Skip to main content
Grolier Club Exhibitions

Wilde Times

<em>J’ai baisé ta bouche Iokanaan</em>, in Joseph Pennell, “A New Illustrator: Aubrey Beardsley,” <em>The Studio: An Illustrated Magazine of Fine and Applied Art</em>, Volume I, Number 1, April 1893.

Aubrey Beardsley. J’ai baisé ta bouche Iokanaan, in Joseph Pennell, “A New Illustrator: Aubrey Beardsley,” The Studio: An Illustrated Magazine of Fine and Applied Art, Volume I, Number 1, April 1893.

“Good-bye, poor genius!” wrote “W. L.” [William Lawler] mournfully in The London Year Book of 1898, responding to Beardsley’s death. There he also noted that “To Mr. Joseph Pennell is due a great part of the credit of introducing Beardsley to the world.” A transplant from Philadelphia and disciple of J. M. Whistler, Pennell (1857–1926) was famed for prints and drawings in a style very different from the young Beardsley’s. Nevertheless, he brought immediate, positive attention in 1893 to the unknown artist through his enthusiastic commentary in The Studio, a new magazine of the visual arts. Among the works reproduced in Pennell’s article was Beardsley’s drawing of Salome levitating after kissing the object of her desire, the severed head of John the Baptist. It was inspired by Beardsley’s reading of Oscar Wilde’s play, and its publication led to Beardsley receiving the commission to illustrate Salome for the Bodley Head.

Oscar Wilde

Napoleon Sarony. Oscar Wilde. Photograph, albumen cabinet card, [1882].

Oscar Wilde and Beardsley had a complicated, contentious relationship. Perhaps they had too much in common: genius and a firm belief in their own powers; ready wit and verbal panache; a taste for dressing up; the wish to create beautiful rooms and collect rare objects; love of Paris and most things French; hatred of Philistinism and the British middle classes, etc. Wilde, however, was active and reckless in pursuing young men for sex, while Beardsley seemed never to settle upon a sexual orientation, let alone sleep with anyone. Because they collaborated on the Bodley Head’s edition of Salome (1894)—a project that found them sometimes at loggerheads— they were fused in the public imagination as decadents. When Wilde’s life careened into catastrophe in 1895 with his prosecution for “gross indecency,” Beardsley unjustly paid the price, temporarily becoming persona non grata in publishing circles and losing work. 

Salome: A Tragedy in One Act, Translated from the French of Oscar Wilde, Pictured by Aubrey Beardsley.

Oscar Wilde. Salome: A Tragedy in One Act, Translated from the French of Oscar Wilde, Pictured by Aubrey Beardsley. London: Elkin Mathews and John Lane, 1894.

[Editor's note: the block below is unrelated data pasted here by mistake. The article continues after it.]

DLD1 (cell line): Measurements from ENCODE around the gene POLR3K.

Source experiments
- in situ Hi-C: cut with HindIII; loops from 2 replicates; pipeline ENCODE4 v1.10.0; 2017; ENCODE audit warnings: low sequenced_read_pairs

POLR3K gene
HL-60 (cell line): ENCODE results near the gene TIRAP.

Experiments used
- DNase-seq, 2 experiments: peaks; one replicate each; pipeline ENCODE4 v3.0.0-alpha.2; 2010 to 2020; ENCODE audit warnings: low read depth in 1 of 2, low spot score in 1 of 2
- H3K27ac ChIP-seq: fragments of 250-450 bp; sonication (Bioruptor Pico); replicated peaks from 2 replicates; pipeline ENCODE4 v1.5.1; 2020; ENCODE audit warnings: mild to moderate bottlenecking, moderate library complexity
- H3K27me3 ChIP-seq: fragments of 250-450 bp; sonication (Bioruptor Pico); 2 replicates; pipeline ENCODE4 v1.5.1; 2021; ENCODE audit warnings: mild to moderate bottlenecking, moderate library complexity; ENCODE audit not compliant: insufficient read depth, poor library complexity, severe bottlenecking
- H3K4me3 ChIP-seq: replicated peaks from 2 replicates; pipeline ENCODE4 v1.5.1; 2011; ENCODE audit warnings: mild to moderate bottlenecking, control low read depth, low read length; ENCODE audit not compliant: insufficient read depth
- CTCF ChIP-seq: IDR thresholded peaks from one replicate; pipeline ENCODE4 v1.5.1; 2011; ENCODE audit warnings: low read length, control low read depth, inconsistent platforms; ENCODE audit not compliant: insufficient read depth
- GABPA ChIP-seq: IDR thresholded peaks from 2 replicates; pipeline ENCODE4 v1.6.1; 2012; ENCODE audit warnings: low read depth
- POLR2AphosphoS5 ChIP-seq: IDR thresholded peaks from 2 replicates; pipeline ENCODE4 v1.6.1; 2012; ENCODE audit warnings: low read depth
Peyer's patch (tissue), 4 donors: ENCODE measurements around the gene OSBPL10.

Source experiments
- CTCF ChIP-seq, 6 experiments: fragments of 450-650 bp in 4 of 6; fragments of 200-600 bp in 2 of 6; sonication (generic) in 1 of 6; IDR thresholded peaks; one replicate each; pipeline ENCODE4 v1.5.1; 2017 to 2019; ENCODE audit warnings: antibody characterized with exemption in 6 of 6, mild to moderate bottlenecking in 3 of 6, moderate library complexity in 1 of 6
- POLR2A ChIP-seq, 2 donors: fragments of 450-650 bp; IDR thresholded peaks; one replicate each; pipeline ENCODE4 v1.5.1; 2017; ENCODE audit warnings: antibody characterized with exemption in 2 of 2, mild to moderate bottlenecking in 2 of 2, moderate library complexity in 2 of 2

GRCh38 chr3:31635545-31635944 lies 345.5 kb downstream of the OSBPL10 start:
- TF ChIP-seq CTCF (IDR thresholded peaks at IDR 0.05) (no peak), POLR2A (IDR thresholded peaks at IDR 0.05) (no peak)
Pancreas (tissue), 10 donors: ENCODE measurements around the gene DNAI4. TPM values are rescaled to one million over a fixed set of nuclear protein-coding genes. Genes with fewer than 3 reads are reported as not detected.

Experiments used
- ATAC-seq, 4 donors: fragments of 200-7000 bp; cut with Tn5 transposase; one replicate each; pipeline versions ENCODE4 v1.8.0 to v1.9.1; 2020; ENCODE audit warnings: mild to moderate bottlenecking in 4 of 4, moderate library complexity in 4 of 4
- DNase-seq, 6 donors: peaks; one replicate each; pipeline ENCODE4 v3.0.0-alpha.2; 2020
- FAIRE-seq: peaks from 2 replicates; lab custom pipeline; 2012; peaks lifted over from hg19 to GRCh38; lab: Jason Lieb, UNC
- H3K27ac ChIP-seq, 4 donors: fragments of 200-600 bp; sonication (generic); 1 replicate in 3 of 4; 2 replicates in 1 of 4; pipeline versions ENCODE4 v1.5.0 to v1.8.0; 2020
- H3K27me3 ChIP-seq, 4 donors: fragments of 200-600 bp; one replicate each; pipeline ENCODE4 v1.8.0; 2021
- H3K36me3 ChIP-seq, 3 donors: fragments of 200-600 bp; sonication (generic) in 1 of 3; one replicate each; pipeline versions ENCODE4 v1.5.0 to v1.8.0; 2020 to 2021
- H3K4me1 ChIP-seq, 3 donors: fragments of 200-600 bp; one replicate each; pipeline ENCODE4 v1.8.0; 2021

Inscribed by Aubrey Beardsley to Brandon Thomas.

So frustrating did Beardsley find the experience of collaborating with Oscar Wilde that he swore he would never repeat it and later resolved to exclude Wilde from The Yellow Book, after he became its art editor. But Beardsley got his own back, creating drawings for the English-language publication of Salome that had little to do with the action of the drama. Several were of naked, androgynous bodies; some images also incorporated caricatures of its author. Of the latter, the most obvious and wittily insulting was The Woman in the Moon, used as the book’s frontispiece, with Wilde’s face made round and lunar. This copy was presented by Beardsley to the actor Brandon Thomas (1848–1914), famed for writing the cross-dressing comedy, Charley’s Aunt (1892), with whom Beardsley, who had theatrical ambitions himself, hoped to write a play.

Oscar Wilde at Work

Aubrey Beardsley. Oscar Wilde at Work. [London: Stuart Mason, June 1914]. Photomechanical engraving on Japan vellum.

Robert, a.k.a. “Robbie,” Ross (1869­–1918)—Oscar Wilde’s lover and later literary executor, and a close friend of Beardsley’s—linked the two great dandies and decadents. Of course, dandies and decadents were not supposed to be hard workers, but Beardsley was among history’s most industrious artists, producing what was calculated as over a thousand finished drawings from 1892 until shortly before his death in 1898. This caricature, which mocks Wilde’s working methods, belonged to Ross. Beardsley imagines Wilde writing Salome in French by relying on dictionaries and textbooks, while consulting his family Bible for Salome’s story. The presence, moreover, of Swinburne’s poems suggests that Beardsley found Wilde’s style derivative, if not imitative. Linda Zatlin’s Beardsley catalogue raisonné notes that the French quotation changes a line from Wilde’s play, where one character tells another not to look at her (Salome), so that the command is not to look at him (Wilde). 

<em>The Toilet of Salome</em>, in <em>A Portfolio of Aubrey Beardsley’s Drawings Illustrating “Salome” by Oscar Wilde</em>

Aubrey Beardsley. The Toilet of Salome, in A Portfolio of Aubrey Beardsley’s Drawings Illustrating “Salome” by Oscar Wilde. [London: John Lane, 1906].

Eleven years after peremptorily firing Beardsley from a post he held for only four issues, as art editor of The Yellow Book, John Lane continued finding ways to profit from works such as the Salome drawings by issuing them as a portfolio. The irony was a double one, as in Spring 1895 Lane had also withdrawn all of Wilde’s works from sale to distance his Bodley Head firm from the disgrace that attended Wilde’s prosecution for “gross indecency.” By 1906, however, with Beardsley having died in 1898 and Wilde in 1900, interest in both figures was on the rise, and Salome was ripe for resurrection. Separate publication of Beardsley’s images worked well, as they were never illustrations per se. The Toilet of Salome, for instance, depicted a scene that did not exist in the play—one filled with naked androgynes and a standing fetus wrapped in a hanky, along with hands clutching at genitals, grasping phallic poles, and daintily wielding powder puffs.